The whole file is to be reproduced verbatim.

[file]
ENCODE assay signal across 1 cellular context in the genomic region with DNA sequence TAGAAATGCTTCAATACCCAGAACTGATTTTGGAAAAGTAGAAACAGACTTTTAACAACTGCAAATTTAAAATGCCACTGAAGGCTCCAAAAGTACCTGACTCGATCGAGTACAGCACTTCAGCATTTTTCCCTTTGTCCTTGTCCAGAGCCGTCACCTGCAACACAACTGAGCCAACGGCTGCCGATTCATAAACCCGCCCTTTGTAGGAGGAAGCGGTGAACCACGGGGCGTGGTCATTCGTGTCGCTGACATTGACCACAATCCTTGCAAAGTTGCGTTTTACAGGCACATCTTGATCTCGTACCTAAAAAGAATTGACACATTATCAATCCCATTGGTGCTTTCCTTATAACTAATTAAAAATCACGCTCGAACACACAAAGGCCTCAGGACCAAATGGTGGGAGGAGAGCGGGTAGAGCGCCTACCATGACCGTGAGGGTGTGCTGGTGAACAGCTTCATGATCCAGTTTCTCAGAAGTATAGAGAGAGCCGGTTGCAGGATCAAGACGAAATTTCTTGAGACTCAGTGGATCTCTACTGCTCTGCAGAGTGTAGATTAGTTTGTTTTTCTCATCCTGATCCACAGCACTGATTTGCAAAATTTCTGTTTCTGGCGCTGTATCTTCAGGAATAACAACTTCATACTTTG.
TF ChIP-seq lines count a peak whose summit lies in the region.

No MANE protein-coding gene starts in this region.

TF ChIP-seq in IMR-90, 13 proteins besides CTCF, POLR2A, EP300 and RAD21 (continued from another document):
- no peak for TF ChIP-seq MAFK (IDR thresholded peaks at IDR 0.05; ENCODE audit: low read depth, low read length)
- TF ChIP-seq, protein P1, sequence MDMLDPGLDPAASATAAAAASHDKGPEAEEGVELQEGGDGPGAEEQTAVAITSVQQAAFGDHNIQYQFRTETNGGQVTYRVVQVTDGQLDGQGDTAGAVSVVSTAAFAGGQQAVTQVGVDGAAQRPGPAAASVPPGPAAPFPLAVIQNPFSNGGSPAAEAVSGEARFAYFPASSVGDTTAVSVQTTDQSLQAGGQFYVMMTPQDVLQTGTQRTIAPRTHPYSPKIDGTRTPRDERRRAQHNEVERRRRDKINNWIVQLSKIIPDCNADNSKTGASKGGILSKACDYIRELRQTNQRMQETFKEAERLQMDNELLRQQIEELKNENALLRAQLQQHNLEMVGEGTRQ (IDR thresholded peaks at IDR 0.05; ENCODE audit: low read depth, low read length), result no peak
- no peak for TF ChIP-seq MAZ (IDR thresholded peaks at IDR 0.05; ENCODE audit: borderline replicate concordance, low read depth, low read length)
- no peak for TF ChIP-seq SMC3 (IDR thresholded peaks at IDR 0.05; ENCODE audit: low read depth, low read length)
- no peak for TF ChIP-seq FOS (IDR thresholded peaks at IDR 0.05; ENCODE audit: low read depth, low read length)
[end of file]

ENCODE assay signal across 1 cellular context in the genomic region with DNA sequence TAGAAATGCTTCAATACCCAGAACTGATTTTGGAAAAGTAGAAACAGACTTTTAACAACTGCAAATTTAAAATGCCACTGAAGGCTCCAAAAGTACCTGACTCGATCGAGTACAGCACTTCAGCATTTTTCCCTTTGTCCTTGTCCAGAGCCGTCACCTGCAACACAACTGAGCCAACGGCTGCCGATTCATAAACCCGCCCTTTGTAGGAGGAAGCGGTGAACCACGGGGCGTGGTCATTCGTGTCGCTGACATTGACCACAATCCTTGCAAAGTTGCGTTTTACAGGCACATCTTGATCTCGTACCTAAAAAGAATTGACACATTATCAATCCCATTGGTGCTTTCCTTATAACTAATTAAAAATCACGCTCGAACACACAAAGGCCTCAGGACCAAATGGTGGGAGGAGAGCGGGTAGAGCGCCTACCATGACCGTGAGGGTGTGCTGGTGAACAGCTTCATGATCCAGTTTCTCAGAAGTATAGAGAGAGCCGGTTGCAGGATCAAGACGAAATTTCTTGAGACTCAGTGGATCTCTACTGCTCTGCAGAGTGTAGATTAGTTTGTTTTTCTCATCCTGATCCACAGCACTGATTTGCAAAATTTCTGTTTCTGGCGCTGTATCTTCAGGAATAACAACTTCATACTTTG.
TF ChIP-seq lines count a peak whose summit lies in the region.

No MANE protein-coding gene starts in this region.

TF ChIP-seq in IMR-90, 13 proteins besides CTCF, POLR2A, EP300 and RAD21 (continued from another document):
- no peak for TF ChIP-seq MAFK (IDR thresholded peaks at IDR 0.05; ENCODE audit: low read depth, low read length)
- TF ChIP-seq, protein P1, sequence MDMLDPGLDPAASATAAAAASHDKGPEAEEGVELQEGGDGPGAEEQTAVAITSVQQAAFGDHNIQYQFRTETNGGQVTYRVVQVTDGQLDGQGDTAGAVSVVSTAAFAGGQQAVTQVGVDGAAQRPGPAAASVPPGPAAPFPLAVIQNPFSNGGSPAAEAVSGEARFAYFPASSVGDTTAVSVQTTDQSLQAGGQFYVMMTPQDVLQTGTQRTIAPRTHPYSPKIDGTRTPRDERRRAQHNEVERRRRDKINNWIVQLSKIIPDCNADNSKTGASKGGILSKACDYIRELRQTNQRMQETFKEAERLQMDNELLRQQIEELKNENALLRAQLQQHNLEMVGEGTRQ (IDR thresholded peaks at IDR 0.05; ENCODE audit: low read depth, low read length), result no peak
- no peak for TF ChIP-seq MAZ (IDR thresholded peaks at IDR 0.05; ENCODE audit: borderline replicate concordance, low read depth, low read length)
- no peak for TF ChIP-seq SMC3 (IDR thresholded peaks at IDR 0.05; ENCODE audit: low read depth, low read length)
- no peak for TF ChIP-seq FOS (IDR thresholded peaks at IDR 0.05; ENCODE audit: low read depth, low read length)